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U.S. unveils environmental justice unit

Biden official visits site of 1982 N.C. protests against hazardous waste landfill by HANNAH SCHOENBAUM The Associated Press | September 25, 2022 at 2:00 a.m.
Dollie Burwell, a leader of the 1982 Warren County protests that birthed the environmental justice movement, speaks about the evolution of the movement at a ceremony in Warrenton, N.C., on Saturday, Sept. 24, 2022. (AP Photo/Hannah Schoenbaum)

WARRENTON, N.C. -- Forty years after a predominantly Black community in Warren County, N.C., rallied against hosting a hazardous waste landfill, President Joe Biden's top environment official visited Saturday what is considered the birthplace of the environmental justice movement to unveil a national office that will distribute $3 billion in block grants to underserved communities burdened by pollution.

Joined by civil-rights leaders and participants from the 1982 protests, Michael Regan, the first Black administrator of the Environmental Protection Agency, announced he is dedicating a new senior level of leadership to the environmental justice movement those protests ignited.

The Office of Environmental Justice and External Civil Rights -- comprising more than 200 current staff members in 10 U.S. regions -- will merge three existing EPA programs to oversee environmental justice initiatives created by the Inflation Reduction Act. The president will nominate an assistant administrator to lead the new office, pending Senate confirmation.

"In the past, many of our communities have had to compete for very small grants," Regan said in an interview. "We're ... going to be sure that this money goes to those who need it the most and those who've never had a seat at the table."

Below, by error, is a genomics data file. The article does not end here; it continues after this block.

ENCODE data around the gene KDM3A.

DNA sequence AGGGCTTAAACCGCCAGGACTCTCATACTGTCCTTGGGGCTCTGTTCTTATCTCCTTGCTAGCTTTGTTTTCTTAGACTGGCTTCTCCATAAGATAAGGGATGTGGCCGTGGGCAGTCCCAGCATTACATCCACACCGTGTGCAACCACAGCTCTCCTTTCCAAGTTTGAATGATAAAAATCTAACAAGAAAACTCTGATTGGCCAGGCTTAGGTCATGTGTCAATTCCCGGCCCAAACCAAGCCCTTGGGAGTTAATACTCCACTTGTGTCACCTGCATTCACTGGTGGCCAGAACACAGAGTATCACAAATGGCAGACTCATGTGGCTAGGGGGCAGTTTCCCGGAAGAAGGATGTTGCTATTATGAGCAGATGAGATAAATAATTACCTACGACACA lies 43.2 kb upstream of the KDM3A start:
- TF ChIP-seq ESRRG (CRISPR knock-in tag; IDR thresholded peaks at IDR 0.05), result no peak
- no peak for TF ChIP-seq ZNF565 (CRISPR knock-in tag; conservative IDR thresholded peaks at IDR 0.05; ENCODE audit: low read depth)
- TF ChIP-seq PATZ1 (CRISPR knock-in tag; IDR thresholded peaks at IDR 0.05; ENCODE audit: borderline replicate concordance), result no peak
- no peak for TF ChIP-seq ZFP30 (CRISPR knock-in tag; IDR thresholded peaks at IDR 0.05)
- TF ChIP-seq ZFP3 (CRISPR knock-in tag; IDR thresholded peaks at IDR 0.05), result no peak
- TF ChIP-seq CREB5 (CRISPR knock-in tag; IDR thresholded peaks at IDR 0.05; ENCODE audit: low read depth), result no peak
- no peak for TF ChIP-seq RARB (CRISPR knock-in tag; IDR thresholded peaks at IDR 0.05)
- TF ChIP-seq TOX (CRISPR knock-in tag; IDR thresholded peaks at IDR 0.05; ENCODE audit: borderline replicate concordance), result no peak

North Carolina in 1978 designated Warren County as a disposal site for truckloads of soil laced with highly carcinogenic chemical compounds that later contaminated the water supply.

Though demonstrators were unable to shut down the operation after six weeks of nonviolent protests and more than 500 arrests in 1982, their efforts have been lauded by civil-rights leaders as the impetus for a global uprising against environmental racism.

Officials have routinely chosen low-income communities of color to host hazardous waste facilities since the early 1900s. The neglect of critical infrastructure in predominantly Black communities, ranging from Flint, Mich., to Jackson, Miss., has led to problems still seen today.

According to the Clean Air Task Force, Black Americans are 75% more likely than white Americans to live near a factory or plant and nearly four times as likely to die from exposure to pollutants.

The Rev. Dr. William Barber II, social activist and leader of the Poor People's Campaign, said he sees Regan's announcement as "a great starting point" and will continue to demand more of the Biden administration.

"Our votes are not support. Our votes are our demands," Barber said in an interview. "This is about a lifestyle versus disability because when you poison the land and the water, you hurt people's everyday life."

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